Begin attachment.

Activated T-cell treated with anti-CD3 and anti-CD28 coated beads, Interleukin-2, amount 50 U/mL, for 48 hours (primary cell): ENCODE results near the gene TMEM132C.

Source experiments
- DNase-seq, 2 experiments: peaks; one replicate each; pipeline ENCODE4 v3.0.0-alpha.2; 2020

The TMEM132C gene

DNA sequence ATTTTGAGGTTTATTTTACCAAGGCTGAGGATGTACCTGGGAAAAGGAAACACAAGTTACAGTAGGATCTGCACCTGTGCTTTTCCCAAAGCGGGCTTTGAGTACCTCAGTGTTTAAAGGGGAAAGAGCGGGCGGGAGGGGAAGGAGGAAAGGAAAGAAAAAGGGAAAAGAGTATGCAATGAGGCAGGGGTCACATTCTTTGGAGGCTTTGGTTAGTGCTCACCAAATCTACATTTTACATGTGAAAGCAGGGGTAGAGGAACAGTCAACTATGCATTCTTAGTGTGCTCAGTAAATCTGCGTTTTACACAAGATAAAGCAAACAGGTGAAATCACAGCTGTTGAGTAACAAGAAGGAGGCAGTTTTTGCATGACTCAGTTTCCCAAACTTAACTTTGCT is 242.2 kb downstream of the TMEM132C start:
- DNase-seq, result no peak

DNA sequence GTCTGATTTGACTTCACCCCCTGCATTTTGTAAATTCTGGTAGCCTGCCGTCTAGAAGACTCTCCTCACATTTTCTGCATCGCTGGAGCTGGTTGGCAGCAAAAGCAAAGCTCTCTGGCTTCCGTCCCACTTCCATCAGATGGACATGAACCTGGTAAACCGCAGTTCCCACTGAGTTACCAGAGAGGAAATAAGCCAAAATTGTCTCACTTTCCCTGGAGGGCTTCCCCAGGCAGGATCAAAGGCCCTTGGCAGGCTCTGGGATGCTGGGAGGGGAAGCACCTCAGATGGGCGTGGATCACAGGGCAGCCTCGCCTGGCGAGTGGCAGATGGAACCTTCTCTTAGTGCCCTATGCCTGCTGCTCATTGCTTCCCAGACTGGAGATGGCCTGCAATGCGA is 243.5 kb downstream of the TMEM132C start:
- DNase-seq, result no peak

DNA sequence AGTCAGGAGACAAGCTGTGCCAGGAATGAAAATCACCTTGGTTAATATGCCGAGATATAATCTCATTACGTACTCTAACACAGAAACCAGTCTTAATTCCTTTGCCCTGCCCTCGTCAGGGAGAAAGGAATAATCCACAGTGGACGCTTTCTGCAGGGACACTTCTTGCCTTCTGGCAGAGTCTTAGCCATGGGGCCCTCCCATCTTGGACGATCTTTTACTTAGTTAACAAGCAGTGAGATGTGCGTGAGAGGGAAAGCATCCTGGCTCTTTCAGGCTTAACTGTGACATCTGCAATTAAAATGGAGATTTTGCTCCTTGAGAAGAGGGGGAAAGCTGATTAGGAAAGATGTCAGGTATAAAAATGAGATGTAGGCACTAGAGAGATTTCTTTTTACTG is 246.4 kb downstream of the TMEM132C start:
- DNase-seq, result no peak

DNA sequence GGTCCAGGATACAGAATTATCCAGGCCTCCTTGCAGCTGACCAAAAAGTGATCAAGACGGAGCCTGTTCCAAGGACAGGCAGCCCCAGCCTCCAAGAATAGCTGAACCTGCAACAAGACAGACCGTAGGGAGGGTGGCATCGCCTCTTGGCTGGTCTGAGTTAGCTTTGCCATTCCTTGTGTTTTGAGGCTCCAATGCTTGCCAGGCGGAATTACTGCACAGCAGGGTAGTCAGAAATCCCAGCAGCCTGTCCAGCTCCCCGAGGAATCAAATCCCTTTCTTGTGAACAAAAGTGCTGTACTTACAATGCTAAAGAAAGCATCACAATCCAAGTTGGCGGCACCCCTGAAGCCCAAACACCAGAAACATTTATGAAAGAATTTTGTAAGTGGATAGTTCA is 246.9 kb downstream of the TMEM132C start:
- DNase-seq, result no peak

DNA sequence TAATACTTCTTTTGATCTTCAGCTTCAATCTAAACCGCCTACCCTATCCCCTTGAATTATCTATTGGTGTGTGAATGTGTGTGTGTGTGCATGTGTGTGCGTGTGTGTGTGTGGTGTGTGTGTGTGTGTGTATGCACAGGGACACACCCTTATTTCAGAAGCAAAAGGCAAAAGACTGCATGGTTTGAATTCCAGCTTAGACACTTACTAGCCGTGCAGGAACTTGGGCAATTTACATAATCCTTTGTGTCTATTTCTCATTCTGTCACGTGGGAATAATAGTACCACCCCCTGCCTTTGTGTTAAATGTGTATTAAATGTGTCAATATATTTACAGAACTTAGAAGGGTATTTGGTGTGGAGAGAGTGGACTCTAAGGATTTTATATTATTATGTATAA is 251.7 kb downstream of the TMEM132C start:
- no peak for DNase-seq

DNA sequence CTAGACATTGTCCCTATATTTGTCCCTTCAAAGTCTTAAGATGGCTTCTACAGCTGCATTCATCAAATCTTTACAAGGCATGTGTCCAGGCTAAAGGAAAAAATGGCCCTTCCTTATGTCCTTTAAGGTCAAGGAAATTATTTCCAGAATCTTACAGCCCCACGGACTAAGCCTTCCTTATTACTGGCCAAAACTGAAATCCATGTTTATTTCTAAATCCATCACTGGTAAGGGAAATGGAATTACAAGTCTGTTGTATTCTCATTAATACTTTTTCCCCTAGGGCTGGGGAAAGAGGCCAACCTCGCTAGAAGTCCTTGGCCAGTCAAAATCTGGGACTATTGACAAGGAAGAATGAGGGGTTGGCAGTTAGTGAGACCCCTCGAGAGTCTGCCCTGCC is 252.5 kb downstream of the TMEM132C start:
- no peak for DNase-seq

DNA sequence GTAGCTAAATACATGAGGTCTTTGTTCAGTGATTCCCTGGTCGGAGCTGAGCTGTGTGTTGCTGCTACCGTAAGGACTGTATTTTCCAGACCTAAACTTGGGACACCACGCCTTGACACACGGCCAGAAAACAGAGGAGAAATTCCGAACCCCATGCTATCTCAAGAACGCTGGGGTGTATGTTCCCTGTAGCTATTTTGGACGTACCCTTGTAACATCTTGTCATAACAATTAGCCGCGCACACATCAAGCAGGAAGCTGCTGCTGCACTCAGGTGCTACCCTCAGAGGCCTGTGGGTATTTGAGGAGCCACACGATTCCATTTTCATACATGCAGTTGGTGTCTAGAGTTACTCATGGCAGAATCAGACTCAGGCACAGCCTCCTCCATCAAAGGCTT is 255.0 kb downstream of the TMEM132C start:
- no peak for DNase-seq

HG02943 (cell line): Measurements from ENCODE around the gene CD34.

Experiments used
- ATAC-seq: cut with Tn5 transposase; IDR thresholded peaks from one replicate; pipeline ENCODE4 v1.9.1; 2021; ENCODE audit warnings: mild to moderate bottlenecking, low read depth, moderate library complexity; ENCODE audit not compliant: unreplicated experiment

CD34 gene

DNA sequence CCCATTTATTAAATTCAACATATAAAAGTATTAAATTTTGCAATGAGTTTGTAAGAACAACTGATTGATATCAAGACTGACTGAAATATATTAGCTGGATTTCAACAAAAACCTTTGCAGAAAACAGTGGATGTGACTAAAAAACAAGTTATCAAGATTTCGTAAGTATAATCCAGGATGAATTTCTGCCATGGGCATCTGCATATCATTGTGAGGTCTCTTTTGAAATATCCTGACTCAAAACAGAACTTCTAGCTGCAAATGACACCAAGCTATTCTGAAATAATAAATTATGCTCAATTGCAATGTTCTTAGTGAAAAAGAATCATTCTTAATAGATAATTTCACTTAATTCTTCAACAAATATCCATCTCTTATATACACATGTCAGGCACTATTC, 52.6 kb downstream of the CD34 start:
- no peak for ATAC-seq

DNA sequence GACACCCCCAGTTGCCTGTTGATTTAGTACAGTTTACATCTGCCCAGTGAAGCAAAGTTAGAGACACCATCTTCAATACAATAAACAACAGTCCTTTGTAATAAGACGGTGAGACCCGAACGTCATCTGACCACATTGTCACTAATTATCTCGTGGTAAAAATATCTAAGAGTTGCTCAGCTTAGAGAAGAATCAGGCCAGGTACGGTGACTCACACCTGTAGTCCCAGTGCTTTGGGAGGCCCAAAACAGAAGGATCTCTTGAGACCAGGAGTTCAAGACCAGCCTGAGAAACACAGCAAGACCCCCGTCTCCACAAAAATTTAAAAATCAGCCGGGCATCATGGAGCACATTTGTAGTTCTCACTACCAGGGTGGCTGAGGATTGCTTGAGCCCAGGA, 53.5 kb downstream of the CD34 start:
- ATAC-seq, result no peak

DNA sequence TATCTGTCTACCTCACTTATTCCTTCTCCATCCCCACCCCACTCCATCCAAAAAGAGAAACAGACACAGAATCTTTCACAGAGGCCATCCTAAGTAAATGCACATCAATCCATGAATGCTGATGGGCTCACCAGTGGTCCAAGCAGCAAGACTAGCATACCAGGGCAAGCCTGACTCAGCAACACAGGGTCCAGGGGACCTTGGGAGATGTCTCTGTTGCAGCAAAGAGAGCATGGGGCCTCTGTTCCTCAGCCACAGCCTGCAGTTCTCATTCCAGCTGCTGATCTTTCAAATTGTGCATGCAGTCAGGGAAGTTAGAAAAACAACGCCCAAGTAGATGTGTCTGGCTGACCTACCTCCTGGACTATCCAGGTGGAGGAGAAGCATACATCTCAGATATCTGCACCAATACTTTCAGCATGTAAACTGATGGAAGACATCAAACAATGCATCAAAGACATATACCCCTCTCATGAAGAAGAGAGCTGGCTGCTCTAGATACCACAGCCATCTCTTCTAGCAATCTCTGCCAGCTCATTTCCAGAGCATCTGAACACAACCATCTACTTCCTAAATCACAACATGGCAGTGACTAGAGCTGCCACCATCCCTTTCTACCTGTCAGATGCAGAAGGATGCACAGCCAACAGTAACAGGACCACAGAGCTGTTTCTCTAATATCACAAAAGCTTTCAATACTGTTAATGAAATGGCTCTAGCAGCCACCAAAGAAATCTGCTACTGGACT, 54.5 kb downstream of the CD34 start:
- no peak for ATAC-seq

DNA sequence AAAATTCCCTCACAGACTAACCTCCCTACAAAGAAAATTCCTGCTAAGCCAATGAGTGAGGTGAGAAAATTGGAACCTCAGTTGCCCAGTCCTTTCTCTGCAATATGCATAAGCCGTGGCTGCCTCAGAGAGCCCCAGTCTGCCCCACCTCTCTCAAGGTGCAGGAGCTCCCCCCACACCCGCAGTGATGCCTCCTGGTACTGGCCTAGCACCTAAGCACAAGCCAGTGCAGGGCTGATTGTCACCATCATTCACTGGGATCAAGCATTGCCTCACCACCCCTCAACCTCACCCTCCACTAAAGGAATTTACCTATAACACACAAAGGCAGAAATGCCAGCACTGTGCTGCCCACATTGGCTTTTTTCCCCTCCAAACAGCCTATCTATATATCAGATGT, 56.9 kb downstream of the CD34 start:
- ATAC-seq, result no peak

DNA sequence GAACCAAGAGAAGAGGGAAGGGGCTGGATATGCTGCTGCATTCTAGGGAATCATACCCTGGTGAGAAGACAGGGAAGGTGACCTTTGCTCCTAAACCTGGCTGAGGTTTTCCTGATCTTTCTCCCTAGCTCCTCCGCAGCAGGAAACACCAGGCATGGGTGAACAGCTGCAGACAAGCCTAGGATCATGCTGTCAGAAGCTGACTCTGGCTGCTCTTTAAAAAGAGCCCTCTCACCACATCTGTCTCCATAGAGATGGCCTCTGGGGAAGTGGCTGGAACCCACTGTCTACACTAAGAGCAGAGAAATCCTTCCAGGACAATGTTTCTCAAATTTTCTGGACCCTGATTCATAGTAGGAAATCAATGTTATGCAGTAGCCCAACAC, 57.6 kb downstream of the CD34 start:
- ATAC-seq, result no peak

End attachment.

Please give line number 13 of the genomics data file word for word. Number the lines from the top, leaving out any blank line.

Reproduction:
DNA sequence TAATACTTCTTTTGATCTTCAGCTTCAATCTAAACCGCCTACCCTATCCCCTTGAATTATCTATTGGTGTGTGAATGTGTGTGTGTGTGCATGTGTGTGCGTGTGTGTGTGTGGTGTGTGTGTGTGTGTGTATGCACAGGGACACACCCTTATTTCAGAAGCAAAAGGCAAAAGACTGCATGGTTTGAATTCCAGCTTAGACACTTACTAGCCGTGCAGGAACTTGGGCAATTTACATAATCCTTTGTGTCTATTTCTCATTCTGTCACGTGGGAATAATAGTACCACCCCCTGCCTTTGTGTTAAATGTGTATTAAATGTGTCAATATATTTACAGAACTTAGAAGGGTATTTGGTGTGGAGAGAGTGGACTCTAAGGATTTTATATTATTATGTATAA is 251.7 kb downstream of the TMEM132C start: